Cape Town - What is unofficially being referred to as the Covid-19 ‘Deltacron’ variant, is not, in fact, a variant but rather a recombinant of viruses where the genetic sequence is partly from the Delta and Omicron variant.
Department of Health spokesperson Foster Mohale, says the recombinant virus, BA.1 x AY.4, that was first detected earlier this year in some European countries, has not been officially named and has not been declared a variant of concern.
“There is no such thing as DeltaCron. It is a 'pet' name that media are using for variants that exhibit mutations of both. We don't see it causing a wave. Yes, BA.2 is presently dominant but is still Omicron and is behaving the same as its parent,” he said.
Recombinants can occur when multiple variants infect the same person at the same time. This allows the variants to interact and mix up their genetic material, forming new combinations.
The World Health Organization said last month that it is monitoring the recombinant BA.1 x AY.4, which contains elements of Delta (AY.4) and BA.1 Omicron variants.
Infectious diseases expert at the KwaZulu-Natal Research Innovation and Sequencing Platform (KRISP), Dr Richard Lessells, said ‘Deltacron’ is not a proper scientific term and is deliberately scary.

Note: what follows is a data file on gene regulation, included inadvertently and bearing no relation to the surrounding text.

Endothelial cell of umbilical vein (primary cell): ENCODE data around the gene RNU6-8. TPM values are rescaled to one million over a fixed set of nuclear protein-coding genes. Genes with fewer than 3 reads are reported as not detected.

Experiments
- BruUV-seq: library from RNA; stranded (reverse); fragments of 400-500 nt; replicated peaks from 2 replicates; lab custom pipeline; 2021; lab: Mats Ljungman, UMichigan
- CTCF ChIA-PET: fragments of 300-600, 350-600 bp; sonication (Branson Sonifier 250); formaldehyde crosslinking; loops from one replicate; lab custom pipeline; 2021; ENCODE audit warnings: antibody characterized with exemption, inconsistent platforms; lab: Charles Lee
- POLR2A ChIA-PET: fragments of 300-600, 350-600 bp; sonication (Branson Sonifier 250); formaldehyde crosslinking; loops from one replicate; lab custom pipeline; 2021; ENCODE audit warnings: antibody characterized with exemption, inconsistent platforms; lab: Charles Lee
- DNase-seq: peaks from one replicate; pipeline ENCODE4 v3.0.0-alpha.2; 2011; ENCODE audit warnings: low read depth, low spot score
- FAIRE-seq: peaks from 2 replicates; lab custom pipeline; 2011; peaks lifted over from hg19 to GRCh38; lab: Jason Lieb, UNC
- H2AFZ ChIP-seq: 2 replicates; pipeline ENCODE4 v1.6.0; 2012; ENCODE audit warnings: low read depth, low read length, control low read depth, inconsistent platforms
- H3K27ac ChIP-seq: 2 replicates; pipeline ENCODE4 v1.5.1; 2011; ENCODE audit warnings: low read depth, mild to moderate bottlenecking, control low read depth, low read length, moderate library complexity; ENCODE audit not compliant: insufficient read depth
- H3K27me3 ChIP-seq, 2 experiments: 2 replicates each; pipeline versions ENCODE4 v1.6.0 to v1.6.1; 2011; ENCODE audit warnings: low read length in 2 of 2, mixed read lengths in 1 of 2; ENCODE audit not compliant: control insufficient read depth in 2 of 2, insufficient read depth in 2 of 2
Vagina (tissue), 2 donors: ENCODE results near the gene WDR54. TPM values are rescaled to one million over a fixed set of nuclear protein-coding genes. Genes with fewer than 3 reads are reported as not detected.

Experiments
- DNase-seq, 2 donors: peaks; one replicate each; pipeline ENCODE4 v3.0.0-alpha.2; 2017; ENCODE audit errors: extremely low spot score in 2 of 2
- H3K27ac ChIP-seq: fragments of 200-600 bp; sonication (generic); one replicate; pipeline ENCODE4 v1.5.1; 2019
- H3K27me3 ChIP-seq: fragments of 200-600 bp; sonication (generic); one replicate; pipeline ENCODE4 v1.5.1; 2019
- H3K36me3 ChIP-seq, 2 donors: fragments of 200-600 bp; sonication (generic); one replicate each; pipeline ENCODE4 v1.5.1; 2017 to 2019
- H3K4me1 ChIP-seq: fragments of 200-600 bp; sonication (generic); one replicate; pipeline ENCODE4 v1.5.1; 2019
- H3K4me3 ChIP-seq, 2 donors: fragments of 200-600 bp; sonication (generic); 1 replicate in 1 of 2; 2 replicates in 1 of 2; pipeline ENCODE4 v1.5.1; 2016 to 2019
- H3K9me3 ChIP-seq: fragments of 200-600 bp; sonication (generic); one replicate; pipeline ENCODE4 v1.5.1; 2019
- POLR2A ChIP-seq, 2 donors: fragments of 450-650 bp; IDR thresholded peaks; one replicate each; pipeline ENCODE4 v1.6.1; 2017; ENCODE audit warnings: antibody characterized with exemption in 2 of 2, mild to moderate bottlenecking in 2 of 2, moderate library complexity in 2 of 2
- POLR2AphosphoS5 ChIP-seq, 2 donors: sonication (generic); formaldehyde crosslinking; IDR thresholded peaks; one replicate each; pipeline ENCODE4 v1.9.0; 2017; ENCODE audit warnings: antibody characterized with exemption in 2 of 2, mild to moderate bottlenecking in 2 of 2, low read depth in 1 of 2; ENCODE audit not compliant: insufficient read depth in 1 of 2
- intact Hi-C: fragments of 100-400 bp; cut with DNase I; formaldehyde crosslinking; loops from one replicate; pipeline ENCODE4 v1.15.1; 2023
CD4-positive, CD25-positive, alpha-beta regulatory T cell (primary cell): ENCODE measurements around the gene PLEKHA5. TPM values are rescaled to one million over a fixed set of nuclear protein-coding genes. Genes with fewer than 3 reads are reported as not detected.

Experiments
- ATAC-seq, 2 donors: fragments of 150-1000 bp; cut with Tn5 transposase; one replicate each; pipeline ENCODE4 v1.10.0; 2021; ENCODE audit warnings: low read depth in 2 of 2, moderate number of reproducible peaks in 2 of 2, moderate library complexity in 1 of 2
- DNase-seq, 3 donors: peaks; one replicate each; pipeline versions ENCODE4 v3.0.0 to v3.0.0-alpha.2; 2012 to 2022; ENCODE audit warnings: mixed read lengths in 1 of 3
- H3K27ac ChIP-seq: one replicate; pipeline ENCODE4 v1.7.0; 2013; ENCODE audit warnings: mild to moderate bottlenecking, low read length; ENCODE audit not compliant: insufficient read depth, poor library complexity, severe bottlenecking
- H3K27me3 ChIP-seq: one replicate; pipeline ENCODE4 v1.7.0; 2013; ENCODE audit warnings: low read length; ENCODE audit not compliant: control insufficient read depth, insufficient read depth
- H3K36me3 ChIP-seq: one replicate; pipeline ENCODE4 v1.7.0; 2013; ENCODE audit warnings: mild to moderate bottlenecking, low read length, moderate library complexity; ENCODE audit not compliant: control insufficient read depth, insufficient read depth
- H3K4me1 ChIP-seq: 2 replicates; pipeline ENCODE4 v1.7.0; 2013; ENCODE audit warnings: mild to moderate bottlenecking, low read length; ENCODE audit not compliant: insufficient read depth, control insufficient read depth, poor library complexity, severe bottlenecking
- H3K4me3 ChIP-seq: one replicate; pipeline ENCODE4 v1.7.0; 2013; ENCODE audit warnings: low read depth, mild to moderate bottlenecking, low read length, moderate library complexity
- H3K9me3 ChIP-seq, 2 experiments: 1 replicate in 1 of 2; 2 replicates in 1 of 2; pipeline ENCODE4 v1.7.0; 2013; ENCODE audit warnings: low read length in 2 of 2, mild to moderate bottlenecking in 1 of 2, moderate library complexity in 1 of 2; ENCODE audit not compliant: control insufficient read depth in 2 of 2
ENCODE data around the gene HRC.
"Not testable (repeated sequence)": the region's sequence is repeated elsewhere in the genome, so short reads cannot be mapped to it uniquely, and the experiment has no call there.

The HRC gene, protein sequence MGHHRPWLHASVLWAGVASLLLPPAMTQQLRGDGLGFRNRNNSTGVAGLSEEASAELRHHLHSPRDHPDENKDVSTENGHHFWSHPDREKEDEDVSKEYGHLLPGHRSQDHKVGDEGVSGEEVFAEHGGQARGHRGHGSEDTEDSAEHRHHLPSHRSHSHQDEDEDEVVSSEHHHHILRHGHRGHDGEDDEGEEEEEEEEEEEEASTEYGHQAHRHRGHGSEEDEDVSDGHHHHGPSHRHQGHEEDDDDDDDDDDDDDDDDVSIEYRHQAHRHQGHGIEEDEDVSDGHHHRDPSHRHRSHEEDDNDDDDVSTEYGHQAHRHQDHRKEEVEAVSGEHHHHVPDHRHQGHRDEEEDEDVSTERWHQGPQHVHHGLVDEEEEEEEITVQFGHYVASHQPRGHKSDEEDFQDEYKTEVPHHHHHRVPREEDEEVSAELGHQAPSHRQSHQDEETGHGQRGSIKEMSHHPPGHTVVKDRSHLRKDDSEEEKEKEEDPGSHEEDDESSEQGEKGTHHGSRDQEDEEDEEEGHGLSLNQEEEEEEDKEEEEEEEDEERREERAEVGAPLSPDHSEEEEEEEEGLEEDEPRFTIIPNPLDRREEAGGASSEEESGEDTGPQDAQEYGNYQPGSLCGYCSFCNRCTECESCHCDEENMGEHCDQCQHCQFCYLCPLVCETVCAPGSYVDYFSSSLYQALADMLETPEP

“We have not detected any Delta/Omicron recombinant viruses. They have been detected in other parts of the world, but in small numbers, and there is no evidence at the moment that they are spreading widely in any location,” he said.
At present, there are no immediate concerns about the recombinant viruses that have been identified, said Lessells, and such viruses can be expected when there are different variants circulating at high levels in some parts of the world.
“The genomic surveillance system we have here in SA and across the world is well equipped to detect and monitor these. There is no evidence at the moment that any of these recombinant lineages is likely to have sufficiently different properties that it would lead to a major resurgence,” he said.